Supplemental unemployment benefits are particularly well suited for construction companies that commonly have interruptions in their work and therefore, reduced needs for labor during these interruptions.  Some examples of possible interruptions may include:

  • Seasonal shutdowns
  • Weather conditions
  • Job scheduling
  • Equipment or material supply problems
  • Delays caused by engineering or other sub-contractors

Interruptions such as those outlined cannot always be effectively handled with a temporary layoff.  Acquiring and keeping skilled workers has become a determining factor in most companies’ ability to grow.  Laying off valuable workers during an interruption can have unintended consequences such as morale issues resulting from reduced income or employees finding work with another employer, including a competitor!

These consequences are well understood in the construction industry and often result in companies keeping workers “busy” on other things such as “shop work” rather than risk the workers not being available when they need them.
Supplemental unemployment benefit plans can be the solution to the risks associated with temporary layoff because:

  • Payments from the SUB plan can provide the additional income necessary to equalize or even exceed the wages the employee receives while working;
  • Depending on state rules, employees can receive payments for short work weeks (less than 40 hours worked), where their hours were interrupted by weather or some other short term factor;
  • The payments received by employees are tax advantaged because they are not subject to FICA taxes (7.65%); and
  • SUB plans can be funded with fringe benefit payments already required under prevailing wage regulations and therefore do not create an additional company expense or liability.


Providing a supplemental unemployment benefits plan as part of your prevailing wage fringe benefit strategy can be a win-win for your company and your employees.  Making a temporary lay-off a welcome respite rather than a time of stress and financial difficulty can help build employee loyalty and secure your valuable workforce.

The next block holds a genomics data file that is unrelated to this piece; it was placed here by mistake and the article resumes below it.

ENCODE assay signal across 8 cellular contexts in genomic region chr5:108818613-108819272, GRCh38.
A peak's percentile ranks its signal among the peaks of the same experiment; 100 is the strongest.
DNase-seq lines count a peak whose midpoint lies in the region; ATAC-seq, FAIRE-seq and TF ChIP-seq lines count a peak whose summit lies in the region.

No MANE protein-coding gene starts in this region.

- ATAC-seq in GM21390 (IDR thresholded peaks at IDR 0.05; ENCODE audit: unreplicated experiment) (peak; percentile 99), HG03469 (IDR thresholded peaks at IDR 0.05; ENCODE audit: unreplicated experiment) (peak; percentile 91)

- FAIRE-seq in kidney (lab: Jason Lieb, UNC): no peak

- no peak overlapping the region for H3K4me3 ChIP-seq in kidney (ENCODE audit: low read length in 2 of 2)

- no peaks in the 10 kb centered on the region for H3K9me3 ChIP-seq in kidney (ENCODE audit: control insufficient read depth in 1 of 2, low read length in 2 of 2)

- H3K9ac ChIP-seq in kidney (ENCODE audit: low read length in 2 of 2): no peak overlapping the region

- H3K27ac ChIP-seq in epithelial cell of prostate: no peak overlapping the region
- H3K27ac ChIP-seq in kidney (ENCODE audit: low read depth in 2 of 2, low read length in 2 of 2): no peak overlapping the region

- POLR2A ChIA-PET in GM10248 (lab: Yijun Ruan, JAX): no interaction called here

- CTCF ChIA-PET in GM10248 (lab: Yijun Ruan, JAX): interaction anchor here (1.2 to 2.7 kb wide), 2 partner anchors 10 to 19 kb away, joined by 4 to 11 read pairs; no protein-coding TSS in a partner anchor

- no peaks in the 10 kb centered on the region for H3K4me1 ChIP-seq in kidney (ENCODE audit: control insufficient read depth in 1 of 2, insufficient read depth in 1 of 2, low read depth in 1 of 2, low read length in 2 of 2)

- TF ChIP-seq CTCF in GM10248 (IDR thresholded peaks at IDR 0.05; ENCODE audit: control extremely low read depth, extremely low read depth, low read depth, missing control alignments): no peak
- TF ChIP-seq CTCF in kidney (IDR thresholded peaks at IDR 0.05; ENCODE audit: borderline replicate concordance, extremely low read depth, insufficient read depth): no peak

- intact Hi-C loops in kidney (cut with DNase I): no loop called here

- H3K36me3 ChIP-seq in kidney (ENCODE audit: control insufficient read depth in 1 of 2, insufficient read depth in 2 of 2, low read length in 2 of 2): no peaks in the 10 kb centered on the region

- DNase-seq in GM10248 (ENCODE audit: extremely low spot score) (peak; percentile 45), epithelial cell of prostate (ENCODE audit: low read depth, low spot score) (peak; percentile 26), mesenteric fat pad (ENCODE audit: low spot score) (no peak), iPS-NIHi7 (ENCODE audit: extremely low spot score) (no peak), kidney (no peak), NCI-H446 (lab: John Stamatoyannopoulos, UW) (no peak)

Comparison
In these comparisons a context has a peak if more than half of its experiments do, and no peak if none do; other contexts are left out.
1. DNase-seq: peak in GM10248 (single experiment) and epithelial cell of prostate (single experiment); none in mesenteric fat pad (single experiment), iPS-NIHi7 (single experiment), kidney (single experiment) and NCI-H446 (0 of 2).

Funding a plan with prevailing wage fringe contributions is tax efficient and provides an enormous cost advantage over paying fringe contributions as cash wages.

The rules related to Supplemental Unemployment Benefit Plans combined with prevailing wage regulations can be extremely complicated. The strategies to most effectively deal with them in a compliant fashion are best managed by knowledgeable experts with the proper trust accounting and administrative tools to provide flexibility in Plan design, timely and accurate statements and reporting, as well as online portals for you and your workers.

Jeffrey Bennett, M.B.A., is the Co-Founder of DirectAdvisors (formerly Direct Retirement Solutions) in Albany, NY.

Jeff has spent his 25+ year career designing and administering bona fide fringe benefit programs for construction companies subject to the Davis-Bacon Act and state prevailing wage regulations.

Phone: 866-796-1173

This material has been prepared for general, informational purposes only and is not intended to provide, and should not be relied on for, tax, legal or accounting advice. Should you require any such advice, please contact us directly. The information contained herein does not create, and your review or use of the information does not constitute, an accountant-client relationship.